The Jobkeeper Package: Phase Three

April 1, 2020

On March 30 2020 the Australian government announced further measures to deal with the coronavirus shutdowns and social isolation requirements. These measures are primarily focused on helping businesses to retain their staff during slowdown and shutdown periods, instead of having to let those staff go.

The measures will help businesses who continue to operate at a lower capacity as well as those businesses who have had to temporarily shut down.

Eligible employers can make the claim for any eligible employee who they had on the books as of March 1 2020, as long as they continue to employ these staff members. They can also rehire workers that they have laid off since March 1 2020 and start paying them under the jobkeeper package. This is an alternative to those staff members going on unemployment benefits (jobseeker) and ensures the business is able to resume operations, with the same team of employees, when possible.

Please note that the legislation for this package has not been fully worked out yet. Some details may be unknown while the government works out some of the potential complexities involved in legislating this package. We will update the blog with relevant information when and as it becomes available.

Jobkeeper Package:

The jobseeker package is a payment that is being given to employers who have lost income due to the coronavirus.

This payment is essentially a subsidy to help them cover wages over the next six months.

It is a payment to the employer that is specifically made to reimburse the cost (or part of the cost) of employee wages. This means that if a business is already paying an eligible jobkeeper employee a wage of at least $1,500 a fortnight then there is no extra wages to be paid to that employee. However, if an eligible jobkeeper employee is currently being paid wages of less than $1,500 a fortnight, then the employer will need to increase that employee’s wages to $1,500 a fortnight for as long as they are receiving the jobkeeper payments for that employee.

This applies even if the business is paying employees not to work for the duration of a business shutdown required by the coronavirus safety measures. The measure is designed to keep people in their jobs and help boost the ability of a business to resume operations, with the same staff, once the coronavirus safety measures are lifted.

It is not a cash bonus. It is a wage subsidy being offered as an alternative to having to let staff go, whereby they would need to go on Jobseeker (welfare) payments to get by.

Note that individuals cannot be paid through the jobkeeper package and go on jobseeker at the same time. They also cannot be paid the jobkeeper wages by more than one employer- only their primary employer will be eligible to pay them through the jobkeeper provisions. 

You can read the government’s fact sheet on the jobkeeper package for employers here.

What is the aim of this package:

The aim of the jobkeeper package is to help businesses who have experienced a significant loss of income. By subsidising wages, it gives them a chance to keep their employees on board during the coronavirus safety measures.

For some businesses it provides an option for keeping staff on board even while they are not able to operate. This is because it includes businesses who have, or will have to, shut their doors due to the coronavirus. It means they can pay staff, even in a more limited capacity, while they stay at home. It also opens the opportunity for businesses with no income during the shutdown period to pay their regular employees to do some work from home in preparation for resuming business down the track. Ultimately, the measures help keep businesses connected to their employees instead of having to let them go.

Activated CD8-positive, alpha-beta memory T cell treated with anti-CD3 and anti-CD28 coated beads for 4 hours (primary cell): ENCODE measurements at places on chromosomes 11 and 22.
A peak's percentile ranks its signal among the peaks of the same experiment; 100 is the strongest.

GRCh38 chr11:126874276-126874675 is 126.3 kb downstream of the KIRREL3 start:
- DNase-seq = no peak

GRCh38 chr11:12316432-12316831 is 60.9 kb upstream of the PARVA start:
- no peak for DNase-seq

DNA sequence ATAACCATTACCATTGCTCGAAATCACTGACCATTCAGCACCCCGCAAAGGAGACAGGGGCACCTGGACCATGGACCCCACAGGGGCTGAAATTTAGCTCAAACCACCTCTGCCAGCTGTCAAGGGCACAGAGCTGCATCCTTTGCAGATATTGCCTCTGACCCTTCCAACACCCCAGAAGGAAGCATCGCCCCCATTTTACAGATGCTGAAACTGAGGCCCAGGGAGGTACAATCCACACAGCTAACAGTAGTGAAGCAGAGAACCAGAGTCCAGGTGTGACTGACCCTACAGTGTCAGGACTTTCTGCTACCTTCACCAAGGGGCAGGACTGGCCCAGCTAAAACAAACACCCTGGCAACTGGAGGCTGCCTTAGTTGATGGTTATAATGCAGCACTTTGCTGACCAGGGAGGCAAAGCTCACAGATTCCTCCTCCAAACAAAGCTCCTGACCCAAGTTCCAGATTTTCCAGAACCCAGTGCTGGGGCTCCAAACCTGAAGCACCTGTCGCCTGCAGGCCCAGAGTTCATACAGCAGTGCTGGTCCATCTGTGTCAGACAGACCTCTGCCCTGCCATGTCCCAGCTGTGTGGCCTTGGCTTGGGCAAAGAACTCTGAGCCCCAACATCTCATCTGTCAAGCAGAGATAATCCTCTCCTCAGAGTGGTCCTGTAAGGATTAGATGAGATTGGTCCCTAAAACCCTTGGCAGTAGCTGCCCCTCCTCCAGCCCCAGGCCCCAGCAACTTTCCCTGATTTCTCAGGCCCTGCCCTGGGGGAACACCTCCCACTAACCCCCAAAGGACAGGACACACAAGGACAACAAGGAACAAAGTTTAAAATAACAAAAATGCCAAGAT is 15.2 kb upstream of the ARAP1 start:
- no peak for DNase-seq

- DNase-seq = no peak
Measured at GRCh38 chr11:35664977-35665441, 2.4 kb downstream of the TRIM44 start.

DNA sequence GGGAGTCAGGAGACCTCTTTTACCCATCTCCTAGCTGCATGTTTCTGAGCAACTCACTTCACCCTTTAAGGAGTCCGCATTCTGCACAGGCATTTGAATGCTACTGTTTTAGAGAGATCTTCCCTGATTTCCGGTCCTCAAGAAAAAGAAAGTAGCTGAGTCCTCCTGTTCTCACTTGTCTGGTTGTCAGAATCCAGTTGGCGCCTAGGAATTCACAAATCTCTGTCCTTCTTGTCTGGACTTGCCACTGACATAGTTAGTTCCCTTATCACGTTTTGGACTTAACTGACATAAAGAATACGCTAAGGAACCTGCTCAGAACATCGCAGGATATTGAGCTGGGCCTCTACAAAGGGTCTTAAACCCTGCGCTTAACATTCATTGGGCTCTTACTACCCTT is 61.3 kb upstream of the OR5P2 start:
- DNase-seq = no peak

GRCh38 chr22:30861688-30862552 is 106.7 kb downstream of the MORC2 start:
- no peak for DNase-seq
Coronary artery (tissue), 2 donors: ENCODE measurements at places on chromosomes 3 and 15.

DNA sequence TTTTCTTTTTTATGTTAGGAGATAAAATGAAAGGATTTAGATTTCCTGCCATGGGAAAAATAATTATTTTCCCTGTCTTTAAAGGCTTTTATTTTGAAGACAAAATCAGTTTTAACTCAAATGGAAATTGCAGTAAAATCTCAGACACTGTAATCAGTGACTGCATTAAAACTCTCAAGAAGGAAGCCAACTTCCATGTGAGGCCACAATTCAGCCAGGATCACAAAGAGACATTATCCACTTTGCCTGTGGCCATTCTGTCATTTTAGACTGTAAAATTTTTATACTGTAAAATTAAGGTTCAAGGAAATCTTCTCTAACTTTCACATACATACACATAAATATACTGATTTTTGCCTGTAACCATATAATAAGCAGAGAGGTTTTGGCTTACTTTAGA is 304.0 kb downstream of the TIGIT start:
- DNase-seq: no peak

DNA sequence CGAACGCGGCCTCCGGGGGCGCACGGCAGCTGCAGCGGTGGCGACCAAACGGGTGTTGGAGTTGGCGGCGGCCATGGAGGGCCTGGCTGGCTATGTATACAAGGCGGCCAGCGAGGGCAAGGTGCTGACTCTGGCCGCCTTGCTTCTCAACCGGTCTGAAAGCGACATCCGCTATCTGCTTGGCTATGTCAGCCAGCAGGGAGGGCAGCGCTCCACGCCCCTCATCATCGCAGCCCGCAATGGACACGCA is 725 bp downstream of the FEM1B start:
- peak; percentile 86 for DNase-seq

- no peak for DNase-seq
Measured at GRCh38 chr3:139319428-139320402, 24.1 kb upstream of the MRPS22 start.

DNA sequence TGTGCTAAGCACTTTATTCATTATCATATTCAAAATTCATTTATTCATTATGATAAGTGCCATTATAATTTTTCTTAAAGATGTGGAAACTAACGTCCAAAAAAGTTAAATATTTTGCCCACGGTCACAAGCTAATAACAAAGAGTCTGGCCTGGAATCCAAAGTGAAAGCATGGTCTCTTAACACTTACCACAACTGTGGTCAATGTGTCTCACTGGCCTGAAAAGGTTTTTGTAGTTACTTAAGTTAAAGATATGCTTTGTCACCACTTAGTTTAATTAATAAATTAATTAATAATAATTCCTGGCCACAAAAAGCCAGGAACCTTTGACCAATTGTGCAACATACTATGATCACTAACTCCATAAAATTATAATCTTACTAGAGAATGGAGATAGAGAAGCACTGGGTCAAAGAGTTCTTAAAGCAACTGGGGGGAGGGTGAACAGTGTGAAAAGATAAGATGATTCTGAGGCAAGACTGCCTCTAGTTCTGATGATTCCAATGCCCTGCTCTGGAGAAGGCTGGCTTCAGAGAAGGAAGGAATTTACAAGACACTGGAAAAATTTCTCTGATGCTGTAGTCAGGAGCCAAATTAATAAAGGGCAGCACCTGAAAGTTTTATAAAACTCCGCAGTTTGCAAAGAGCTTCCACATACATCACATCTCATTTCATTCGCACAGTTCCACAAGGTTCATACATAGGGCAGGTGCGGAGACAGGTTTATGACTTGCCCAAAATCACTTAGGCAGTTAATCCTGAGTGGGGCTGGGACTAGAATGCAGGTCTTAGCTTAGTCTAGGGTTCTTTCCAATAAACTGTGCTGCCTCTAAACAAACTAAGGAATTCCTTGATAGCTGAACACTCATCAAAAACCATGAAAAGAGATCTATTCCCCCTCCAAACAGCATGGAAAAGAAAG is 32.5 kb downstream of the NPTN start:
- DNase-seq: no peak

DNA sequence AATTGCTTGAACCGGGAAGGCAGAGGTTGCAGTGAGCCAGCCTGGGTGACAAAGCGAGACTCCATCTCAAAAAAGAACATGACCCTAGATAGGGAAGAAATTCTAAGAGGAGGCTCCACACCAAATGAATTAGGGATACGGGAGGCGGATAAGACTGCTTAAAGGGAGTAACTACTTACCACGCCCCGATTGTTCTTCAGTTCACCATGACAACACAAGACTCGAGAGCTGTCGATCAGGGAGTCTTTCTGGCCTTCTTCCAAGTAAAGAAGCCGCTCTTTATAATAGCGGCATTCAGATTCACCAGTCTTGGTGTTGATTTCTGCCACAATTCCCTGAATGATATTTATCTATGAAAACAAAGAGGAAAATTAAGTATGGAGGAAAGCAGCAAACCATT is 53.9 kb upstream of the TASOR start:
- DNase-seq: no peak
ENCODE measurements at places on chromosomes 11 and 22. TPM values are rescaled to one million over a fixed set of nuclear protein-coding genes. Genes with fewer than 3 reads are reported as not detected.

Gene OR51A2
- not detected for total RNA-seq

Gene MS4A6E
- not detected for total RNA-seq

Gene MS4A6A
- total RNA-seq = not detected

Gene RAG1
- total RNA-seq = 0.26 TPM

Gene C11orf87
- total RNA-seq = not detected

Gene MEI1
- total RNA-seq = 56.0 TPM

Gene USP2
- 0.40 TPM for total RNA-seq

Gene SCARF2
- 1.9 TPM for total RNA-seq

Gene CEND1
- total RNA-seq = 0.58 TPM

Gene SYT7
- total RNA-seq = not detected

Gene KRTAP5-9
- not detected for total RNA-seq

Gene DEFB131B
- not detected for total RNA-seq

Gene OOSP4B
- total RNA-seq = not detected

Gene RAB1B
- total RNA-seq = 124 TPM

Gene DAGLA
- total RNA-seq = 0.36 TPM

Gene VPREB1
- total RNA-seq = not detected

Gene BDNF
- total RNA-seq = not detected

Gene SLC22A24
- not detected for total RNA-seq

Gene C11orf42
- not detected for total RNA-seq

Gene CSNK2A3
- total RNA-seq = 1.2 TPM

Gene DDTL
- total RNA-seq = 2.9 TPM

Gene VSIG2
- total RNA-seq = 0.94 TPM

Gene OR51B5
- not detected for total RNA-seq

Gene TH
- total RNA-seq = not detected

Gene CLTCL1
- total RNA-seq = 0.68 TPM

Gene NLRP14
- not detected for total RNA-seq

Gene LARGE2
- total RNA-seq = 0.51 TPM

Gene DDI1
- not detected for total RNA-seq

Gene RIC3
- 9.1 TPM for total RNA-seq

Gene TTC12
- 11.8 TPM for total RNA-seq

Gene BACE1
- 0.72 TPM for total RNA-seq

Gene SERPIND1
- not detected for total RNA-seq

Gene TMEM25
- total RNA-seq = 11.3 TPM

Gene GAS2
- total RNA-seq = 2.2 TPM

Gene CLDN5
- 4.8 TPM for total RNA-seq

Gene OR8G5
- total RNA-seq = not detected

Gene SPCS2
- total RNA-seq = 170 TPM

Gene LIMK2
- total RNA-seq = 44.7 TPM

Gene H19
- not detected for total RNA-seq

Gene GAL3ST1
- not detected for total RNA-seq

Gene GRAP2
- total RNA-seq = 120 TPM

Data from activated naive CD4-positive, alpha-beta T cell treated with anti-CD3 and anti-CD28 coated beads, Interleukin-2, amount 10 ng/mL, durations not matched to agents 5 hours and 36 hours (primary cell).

For employers who are still operating, but with reduced levels of income, this measure will help ensure they can continue to pay their staff as normal without as much strain on their finances.

This measure will mean that many employees who were otherwise at risk of losing their jobs or relying on jobseeker (formerly Newstart) income, can now be paid a minimum of the jobkeeper payments through their employer.

While these measures will not cover everyone, it is a significant package that will help improve job security for many workers. Businesses whose income has dropped, but are still operating, will be able to use these payments to help ensure that the cost of wages does not lead to needing to lay off more staff. Businesses that have had to close down for the meantime can use these payments to support and stay connected with their employees in preparation of resuming normal business operations.

In some cases, individual long-term casual employees or part-time staff may find themselves being paid more than their usual wage. Other employees may now be getting paid less than their usual wage (for example because they were stood down after March 1), but more than they would be receiving on jobseeker (formerly newstart) benefits.

Who is eligible:

Business eligibility:

To be eligible for jobkeeper payments a business must:

  • Be an Australian business. This includes non-profit organisations and charities.
  • Have employed eligible staff who were on the books as of March 1 2020. This includes staff who were on the books as of March 1 but have since been let go, provided the business rehires them and has not paid out redundancies and termination packages.
  • If the business’ annual turnover is under 1 billion dollars, their income must have dropped, or be expected to drop, by at least 30% due to the coronavirus safety measures. This includes businesses that have had to close their doors at this time, provided they continue to employ their staff with the intention of continuing to operate when and as they are able to.
  • If a business had an annual turnover in excess of 1 billion dollars then their turnover must have dropped by at least 50% to qualify for the jobkeeper package.
  • Sole traders and individuals who are self-employed are also eligible to claim the jobkeeper payments if their business turnover has sufficiently reduced.
  • Businesses must not be subject to the Major Bank Levy.

It is your responsibility to self-assess eligibility due to a reduction in turnover. Turnover is compared to your business turnover over a comparable period a year ago. The period being compared must be at least one month long.

Based on the requirement to compare turnover to a year ago it would appear that only businesses that have been in operation for at least a year would be eligible to apply. We await clarity on whether businesses who have been in operation for less than a year can still qualify for the jobkeeper package.